King's Lynn Animal Rescue

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Kings Lynn Facts:

Kings Lynn Location: Norfolk, East Anglia, Eastern England, United Kingdom.

Kings Lynn Postcode: PE30

Dialling Code for Kings Lynn: 01553

Population of Kings Lynn: 42,800 (2011 Census)

Kings Lynn Ordnance Survey Map Reference: TF62390

Originally named Lynn or Lin (and later as Bishop's Lynn), the lively port and town of Kings Lynn in Norfolk was previously one of the more vital sea ports in Britain. The town today has a population of approximately 43,000 and attracts quite a large number of sightseers, who head there to soak in the historical past of this picturesque place and to savor its various great sights and events. The name of the town (Lynn) very likely comes from the Celtic for "lake or pool" and indicates the truth that the area once was covered by a substantial tidal lake.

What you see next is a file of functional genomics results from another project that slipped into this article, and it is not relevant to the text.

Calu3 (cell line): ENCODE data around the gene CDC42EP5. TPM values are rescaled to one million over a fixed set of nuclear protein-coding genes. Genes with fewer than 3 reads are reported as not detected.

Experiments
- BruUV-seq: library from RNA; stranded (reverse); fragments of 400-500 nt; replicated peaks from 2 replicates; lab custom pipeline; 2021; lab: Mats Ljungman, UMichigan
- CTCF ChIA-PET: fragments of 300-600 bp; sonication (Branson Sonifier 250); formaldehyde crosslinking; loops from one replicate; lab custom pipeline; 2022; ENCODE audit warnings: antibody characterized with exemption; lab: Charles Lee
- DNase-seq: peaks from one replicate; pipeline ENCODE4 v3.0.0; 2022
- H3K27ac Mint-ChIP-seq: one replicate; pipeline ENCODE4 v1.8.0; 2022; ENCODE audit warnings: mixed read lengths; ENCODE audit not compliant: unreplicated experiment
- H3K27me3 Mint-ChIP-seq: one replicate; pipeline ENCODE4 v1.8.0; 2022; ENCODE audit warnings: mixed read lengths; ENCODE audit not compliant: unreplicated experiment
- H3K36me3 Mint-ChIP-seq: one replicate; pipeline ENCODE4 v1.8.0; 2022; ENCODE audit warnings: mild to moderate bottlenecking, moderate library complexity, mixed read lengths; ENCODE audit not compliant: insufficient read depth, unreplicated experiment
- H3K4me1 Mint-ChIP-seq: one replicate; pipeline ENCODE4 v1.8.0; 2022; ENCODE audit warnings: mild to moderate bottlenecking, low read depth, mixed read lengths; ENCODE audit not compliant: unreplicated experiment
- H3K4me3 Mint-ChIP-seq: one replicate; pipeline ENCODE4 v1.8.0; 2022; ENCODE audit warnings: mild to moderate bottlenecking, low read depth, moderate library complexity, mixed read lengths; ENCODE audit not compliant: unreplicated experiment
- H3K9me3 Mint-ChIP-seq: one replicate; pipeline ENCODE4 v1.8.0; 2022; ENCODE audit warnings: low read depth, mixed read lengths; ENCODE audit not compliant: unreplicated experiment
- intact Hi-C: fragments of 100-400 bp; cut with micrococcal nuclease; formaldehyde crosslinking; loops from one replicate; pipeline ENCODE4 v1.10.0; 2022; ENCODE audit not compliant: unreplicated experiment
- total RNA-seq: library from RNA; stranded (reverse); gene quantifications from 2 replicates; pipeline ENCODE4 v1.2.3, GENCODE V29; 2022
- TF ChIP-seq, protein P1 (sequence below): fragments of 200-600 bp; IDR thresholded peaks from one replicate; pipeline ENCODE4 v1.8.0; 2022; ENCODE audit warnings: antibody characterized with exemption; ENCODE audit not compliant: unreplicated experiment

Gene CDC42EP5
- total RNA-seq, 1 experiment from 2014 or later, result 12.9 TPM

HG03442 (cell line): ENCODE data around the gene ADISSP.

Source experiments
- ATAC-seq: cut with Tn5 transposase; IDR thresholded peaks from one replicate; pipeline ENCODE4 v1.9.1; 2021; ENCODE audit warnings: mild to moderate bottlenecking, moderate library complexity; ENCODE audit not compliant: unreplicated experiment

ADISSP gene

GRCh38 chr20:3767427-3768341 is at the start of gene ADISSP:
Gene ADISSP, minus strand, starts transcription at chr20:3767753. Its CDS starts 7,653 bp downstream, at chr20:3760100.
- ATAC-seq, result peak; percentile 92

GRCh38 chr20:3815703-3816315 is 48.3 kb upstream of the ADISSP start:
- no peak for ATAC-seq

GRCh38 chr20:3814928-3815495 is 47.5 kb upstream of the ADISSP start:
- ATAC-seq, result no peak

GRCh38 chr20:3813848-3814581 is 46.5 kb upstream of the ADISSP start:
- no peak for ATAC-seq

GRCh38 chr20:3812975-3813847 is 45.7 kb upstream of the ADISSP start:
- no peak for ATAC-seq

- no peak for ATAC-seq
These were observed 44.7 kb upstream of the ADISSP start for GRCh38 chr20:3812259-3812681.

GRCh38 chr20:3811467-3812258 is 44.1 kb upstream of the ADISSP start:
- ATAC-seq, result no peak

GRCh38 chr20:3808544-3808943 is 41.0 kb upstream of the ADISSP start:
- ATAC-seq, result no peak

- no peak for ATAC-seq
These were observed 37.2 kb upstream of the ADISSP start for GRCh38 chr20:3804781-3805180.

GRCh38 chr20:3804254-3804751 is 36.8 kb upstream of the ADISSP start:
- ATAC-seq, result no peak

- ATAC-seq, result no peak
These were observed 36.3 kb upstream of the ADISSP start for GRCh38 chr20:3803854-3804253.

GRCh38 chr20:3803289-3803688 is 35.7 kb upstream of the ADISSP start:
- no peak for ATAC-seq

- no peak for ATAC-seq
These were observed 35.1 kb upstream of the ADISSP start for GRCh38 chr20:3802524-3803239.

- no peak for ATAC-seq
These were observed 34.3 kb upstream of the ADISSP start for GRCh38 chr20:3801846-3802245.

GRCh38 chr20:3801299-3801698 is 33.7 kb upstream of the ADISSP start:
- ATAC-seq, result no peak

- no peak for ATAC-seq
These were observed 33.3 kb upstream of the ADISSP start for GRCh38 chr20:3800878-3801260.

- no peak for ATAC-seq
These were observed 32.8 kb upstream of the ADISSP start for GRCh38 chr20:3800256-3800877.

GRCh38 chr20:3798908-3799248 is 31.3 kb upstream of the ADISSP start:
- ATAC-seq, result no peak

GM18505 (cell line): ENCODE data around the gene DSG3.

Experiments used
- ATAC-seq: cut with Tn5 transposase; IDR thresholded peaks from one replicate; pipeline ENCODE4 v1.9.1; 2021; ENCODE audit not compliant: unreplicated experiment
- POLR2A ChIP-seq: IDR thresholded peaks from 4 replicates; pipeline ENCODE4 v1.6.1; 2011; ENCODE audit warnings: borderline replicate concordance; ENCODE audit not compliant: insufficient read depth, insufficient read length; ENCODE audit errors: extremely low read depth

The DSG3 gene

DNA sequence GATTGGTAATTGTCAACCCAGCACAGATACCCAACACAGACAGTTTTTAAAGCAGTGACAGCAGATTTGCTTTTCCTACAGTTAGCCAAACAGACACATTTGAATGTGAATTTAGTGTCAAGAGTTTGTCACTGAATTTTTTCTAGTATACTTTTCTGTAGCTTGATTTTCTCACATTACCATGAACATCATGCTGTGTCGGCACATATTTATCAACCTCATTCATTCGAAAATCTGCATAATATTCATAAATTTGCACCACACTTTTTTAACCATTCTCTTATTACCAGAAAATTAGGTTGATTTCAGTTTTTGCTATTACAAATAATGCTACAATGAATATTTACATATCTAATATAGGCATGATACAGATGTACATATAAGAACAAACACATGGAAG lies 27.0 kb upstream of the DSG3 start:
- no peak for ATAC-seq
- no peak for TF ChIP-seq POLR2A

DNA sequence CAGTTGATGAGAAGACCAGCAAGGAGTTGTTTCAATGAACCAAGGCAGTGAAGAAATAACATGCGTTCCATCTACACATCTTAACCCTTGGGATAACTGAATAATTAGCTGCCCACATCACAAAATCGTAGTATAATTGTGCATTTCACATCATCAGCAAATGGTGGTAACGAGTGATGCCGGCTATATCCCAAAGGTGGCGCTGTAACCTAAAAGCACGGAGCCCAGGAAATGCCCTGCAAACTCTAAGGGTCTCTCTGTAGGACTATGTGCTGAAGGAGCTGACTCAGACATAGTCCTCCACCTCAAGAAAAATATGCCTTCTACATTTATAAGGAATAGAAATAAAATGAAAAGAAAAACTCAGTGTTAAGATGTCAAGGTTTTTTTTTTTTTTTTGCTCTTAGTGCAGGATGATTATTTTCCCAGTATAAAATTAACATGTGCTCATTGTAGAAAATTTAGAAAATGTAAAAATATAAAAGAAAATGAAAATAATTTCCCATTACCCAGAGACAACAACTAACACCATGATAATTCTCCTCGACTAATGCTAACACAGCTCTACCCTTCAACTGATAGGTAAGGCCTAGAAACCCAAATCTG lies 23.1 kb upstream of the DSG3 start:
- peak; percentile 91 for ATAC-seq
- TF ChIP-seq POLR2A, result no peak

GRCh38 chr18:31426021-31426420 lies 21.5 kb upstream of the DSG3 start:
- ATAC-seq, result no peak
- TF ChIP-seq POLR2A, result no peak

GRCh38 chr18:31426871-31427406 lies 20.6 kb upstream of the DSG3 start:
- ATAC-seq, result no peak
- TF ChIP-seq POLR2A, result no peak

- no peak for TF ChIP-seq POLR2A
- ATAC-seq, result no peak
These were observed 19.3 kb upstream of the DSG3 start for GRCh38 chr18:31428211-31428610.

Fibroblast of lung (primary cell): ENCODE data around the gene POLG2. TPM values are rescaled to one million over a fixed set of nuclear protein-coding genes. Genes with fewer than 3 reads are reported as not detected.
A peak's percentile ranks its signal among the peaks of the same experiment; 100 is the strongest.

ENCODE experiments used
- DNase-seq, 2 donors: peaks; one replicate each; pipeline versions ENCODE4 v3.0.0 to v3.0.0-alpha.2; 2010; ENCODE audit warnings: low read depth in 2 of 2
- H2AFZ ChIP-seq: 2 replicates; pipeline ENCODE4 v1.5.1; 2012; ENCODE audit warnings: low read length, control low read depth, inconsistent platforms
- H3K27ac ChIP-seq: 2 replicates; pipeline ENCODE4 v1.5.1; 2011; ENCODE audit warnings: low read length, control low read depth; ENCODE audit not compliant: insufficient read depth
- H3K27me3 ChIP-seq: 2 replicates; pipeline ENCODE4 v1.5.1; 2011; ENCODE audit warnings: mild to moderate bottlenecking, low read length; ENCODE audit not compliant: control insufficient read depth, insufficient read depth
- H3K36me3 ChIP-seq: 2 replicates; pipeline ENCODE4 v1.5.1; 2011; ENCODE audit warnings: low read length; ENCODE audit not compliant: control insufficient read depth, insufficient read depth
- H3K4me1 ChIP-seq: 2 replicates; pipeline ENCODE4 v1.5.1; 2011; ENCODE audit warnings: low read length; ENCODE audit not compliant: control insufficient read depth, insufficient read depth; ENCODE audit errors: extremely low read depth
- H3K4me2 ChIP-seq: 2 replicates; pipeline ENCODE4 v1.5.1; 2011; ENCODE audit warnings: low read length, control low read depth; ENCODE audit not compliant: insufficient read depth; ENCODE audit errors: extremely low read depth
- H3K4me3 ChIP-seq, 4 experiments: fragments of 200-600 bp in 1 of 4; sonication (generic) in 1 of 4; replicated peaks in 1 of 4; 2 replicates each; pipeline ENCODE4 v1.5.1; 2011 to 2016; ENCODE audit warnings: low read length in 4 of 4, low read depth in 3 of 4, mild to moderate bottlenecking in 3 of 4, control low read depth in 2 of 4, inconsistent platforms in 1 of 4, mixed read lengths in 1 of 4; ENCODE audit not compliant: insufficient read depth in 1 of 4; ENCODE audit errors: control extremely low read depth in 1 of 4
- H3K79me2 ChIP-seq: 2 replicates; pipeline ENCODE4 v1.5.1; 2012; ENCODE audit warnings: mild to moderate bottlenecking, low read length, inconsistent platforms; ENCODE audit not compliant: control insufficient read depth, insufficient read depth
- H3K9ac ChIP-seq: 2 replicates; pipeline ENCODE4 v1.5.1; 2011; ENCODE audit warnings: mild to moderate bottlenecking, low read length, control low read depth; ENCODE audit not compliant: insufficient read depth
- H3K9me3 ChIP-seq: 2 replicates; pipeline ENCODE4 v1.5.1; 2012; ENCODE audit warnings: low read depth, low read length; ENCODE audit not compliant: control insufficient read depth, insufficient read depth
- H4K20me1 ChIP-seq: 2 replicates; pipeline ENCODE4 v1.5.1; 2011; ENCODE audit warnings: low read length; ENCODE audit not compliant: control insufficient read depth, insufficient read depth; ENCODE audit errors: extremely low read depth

Kings Lynn lies at the foot of the Wash in North-West Norfolk, that enormous chunk out of England's east coast where King John is thought to have lost all his Crown Jewels in the early 13th century. He had been feasted by the landowners of Lynn (which it was known as at this time), back then a booming port, but as he went to the west in the direction of Newark, he was engulfed by a vicious high tide and the treasure was lost forever. A short while afterwards, he passed away of a surfeit of lampreys (or a surfeit of peaches), according to which narrative you read. In these modern times King's Lynn was always a natural centre, the main funnel for business betwixt the Midlands and the eastern counties, the railway terminus of the Ely, Cambridge, London main line, and a bridging point that joins 'high' Norfolk extending toward the city of Norwich to the east, with 'low' Norfolk, the flat marsh and fen lands south of the Wash.